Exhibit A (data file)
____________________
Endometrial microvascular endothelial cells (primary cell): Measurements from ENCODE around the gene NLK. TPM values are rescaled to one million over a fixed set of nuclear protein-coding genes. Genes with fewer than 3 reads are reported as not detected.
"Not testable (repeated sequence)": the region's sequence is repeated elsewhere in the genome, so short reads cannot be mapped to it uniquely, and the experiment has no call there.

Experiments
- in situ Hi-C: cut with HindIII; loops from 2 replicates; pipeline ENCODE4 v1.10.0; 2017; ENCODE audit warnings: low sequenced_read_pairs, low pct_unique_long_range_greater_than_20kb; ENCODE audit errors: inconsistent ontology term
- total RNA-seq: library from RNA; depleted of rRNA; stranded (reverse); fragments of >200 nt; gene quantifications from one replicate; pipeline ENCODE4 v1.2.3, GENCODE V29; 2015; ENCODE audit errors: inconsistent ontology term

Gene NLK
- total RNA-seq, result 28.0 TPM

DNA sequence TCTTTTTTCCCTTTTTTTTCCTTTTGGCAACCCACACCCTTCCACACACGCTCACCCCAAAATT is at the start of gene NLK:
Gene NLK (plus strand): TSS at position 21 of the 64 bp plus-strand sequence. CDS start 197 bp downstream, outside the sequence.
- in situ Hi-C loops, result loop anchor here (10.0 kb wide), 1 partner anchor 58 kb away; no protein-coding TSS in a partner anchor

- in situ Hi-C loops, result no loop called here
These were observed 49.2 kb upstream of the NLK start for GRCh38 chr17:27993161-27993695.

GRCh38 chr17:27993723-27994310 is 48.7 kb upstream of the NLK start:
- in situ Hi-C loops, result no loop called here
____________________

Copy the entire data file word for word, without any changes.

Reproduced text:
Endometrial microvascular endothelial cells (primary cell): Measurements from ENCODE around the gene NLK. TPM values are rescaled to one million over a fixed set of nuclear protein-coding genes. Genes with fewer than 3 reads are reported as not detected.
"Not testable (repeated sequence)": the region's sequence is repeated elsewhere in the genome, so short reads cannot be mapped to it uniquely, and the experiment has no call there.

Experiments
- in situ Hi-C: cut with HindIII; loops from 2 replicates; pipeline ENCODE4 v1.10.0; 2017; ENCODE audit warnings: low sequenced_read_pairs, low pct_unique_long_range_greater_than_20kb; ENCODE audit errors: inconsistent ontology term
- total RNA-seq: library from RNA; depleted of rRNA; stranded (reverse); fragments of >200 nt; gene quantifications from one replicate; pipeline ENCODE4 v1.2.3, GENCODE V29; 2015; ENCODE audit errors: inconsistent ontology term

Gene NLK
- total RNA-seq, result 28.0 TPM

DNA sequence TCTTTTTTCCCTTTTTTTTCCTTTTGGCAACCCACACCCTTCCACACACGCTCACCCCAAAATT is at the start of gene NLK:
Gene NLK (plus strand): TSS at position 21 of the 64 bp plus-strand sequence. CDS start 197 bp downstream, outside the sequence.
- in situ Hi-C loops, result loop anchor here (10.0 kb wide), 1 partner anchor 58 kb away; no protein-coding TSS in a partner anchor

- in situ Hi-C loops, result no loop called here
These were observed 49.2 kb upstream of the NLK start for GRCh38 chr17:27993161-27993695.

GRCh38 chr17:27993723-27994310 is 48.7 kb upstream of the NLK start:
- in situ Hi-C loops, result no loop called here